The stock market has been tumbling lately, which means that dramatic media headlines are roiling investor sentiment far and wide. As a result, recency bias threatens to overwhelm otherwise rational minds. To be fair, October looks pretty grim and the latest market rout could roll on… or not. But before you let your emotional demons take over all your decisions, take a moment to consider the historical perspective, which tends to be overlooked in times like these.
Consider, for example, how the world’s most popular benchmark for US stocks — the S&P 500 – stacks up via several measures that attempt to put the latest slide into broader context. Let’s start with drawdown. The current peak-to-trough decline is 9.4%, based on data through yesterday’s close (Oct. 24). That may sound like a hefty haircut, particularly if you were counting your profits when the market reached an all-time peak last month. But as the past 60-plus years remind, a 9% drawdown for the S&P is about as unusual as sand in the Sahara.
As the boxplot below shows, the current drawdown is extraordinarily ordinary, as indicated by the red box that’s more or less in the middle of the interquartile range (yellow box) of drawdown results since 1955. In other words, the peak-to-trough decline through yesterday is “normal”.
Let’s turn to returns. If you’ve been reading the breathless reporting by the usual suspects, the latest market slide harbors great drama, and by the standards of the last several weeks that’s true. But filtering the data through a one-year-return lens over the course of decades takes some of excitement out of the analysis. The S&P is up 3.4% over the past year via a 252-trading-day window (before factoring in distributions, which is the standard throughout this post). Yes, that’s well below the 9.7% median return since 1955, but the S&P’s rolling one-year performance is a volatile beast and so it’s not unusual for this definition of historical return measure to bounce around by more than a trivial degree. In any case, the current one-year return is far from unusual, as indicated by the latest data point that’s still comfortably inside the interquartile range of historical results in the boxplot below.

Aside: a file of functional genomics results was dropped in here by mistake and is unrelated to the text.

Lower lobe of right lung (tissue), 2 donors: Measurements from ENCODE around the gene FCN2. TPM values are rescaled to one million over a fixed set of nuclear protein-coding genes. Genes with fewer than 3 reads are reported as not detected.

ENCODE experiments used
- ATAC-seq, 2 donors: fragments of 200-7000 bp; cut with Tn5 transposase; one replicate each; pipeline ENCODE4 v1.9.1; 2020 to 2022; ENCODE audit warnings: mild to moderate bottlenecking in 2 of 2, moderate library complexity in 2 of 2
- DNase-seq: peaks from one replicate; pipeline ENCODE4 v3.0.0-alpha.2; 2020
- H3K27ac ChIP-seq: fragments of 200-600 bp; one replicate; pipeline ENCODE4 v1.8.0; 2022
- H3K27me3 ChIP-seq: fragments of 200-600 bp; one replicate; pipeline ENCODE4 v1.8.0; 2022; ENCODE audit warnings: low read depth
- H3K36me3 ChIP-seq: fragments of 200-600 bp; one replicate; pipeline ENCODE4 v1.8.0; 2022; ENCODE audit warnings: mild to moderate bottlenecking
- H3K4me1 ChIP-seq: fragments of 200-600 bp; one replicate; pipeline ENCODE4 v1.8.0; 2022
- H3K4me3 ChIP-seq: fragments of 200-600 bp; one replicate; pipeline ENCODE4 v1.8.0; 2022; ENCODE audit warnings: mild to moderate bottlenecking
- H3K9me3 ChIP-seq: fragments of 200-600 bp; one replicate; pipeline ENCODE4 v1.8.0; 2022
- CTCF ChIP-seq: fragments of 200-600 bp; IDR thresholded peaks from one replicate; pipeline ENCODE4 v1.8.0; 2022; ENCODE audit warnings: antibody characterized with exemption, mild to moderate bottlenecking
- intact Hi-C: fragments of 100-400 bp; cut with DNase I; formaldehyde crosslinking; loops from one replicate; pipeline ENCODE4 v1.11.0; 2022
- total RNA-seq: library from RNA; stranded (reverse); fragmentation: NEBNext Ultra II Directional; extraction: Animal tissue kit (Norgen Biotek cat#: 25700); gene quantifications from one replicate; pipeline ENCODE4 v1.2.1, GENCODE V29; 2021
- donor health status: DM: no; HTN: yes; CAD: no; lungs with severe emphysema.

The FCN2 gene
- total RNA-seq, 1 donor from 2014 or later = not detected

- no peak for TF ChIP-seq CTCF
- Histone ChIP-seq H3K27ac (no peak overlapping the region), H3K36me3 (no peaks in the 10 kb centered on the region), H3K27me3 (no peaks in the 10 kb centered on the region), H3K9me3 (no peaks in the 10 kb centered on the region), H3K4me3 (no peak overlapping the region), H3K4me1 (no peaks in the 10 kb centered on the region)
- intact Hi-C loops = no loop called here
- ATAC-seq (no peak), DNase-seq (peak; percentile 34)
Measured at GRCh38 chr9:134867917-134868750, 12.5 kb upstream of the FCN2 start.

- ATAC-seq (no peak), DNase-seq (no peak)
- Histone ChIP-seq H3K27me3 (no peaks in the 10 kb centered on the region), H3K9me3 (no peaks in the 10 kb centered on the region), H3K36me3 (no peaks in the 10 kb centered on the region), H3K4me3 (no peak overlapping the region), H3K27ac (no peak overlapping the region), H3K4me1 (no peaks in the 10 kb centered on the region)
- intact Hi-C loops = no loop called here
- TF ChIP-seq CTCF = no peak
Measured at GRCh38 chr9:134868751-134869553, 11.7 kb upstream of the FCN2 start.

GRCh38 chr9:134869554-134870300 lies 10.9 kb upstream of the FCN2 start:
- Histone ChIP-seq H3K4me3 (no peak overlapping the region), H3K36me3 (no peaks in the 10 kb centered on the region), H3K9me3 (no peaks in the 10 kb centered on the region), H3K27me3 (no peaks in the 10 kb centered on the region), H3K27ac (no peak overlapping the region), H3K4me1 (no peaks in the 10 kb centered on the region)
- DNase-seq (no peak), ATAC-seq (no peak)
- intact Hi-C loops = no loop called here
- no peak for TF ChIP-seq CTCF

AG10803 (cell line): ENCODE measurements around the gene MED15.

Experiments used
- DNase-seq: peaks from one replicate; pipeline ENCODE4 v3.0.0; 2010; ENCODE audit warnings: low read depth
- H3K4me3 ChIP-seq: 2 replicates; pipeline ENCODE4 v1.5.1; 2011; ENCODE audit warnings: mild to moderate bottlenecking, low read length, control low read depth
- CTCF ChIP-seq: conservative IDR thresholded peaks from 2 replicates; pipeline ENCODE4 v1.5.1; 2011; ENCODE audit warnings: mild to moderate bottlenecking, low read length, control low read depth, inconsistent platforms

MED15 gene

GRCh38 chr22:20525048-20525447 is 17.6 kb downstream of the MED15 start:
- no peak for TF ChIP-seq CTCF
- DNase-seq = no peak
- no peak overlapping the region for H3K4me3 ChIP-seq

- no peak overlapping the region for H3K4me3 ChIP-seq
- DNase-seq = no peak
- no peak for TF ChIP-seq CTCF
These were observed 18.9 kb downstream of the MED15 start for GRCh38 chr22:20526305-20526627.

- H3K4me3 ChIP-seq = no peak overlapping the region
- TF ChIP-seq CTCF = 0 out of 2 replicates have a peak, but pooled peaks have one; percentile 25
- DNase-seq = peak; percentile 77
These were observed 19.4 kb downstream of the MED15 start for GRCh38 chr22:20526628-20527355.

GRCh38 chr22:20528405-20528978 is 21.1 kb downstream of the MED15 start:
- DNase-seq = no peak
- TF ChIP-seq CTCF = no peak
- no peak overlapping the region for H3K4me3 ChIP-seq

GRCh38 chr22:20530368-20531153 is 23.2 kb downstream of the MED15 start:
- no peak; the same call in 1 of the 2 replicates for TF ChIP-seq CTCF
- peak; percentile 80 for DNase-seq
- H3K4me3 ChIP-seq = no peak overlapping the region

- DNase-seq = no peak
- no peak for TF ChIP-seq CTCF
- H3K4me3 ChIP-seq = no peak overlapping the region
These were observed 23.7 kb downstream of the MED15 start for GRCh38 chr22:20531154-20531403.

The annualized 10-year return is a superior measure of how performance stacks up in history and on this score the current gain still ranks as impressive. The trailing 10.8% return over the past decade is not only well above the median ten-year gain since the mid-1960s, it’s also a performance that’s slightly above the interquartile range of results. In short, if you bought an S&P 500 index fund a decade ago, you’re still sitting on a gain that’s uncommonly elevated by the standards of rolling 10-year results for the past half century. At the same, a strong 10-year trailing return implies that something less impressive could be coming.
That’s all well and good, but in the wake of a sharp correction this month the burning question is what happens next? Alas, there’s only speculation on that front. But there are some obvious factors to consider for thinking about what may be waiting in the wings. For starters, the US economy is still trending positive to a solid degree, which is to say that recession risk for the moment remains low. Tomorrow’s preliminary estimate of third-quarter GDP is expected to reaffirm that the US macro trend remains healthy.
True, there’s rising suspicion that growth is slowing and that various risk factors, including an ongoing trade war between the US and China, will create trouble in 2019. Perhaps, but for now it’s best to let the incoming data guide your decisions on strategic portfolio matters. There’s a risk that the future could deliver downside surprises, but the opposite is possible as well.
This much is clear: the inverse relationship between stock prices and expected return is intact. As such, the longer the correction rolls on, the better the ex ante opportunities. You won’t find that truism in a newspaper headline, but it’s no less valuable as a premise for managing investment portfolios.
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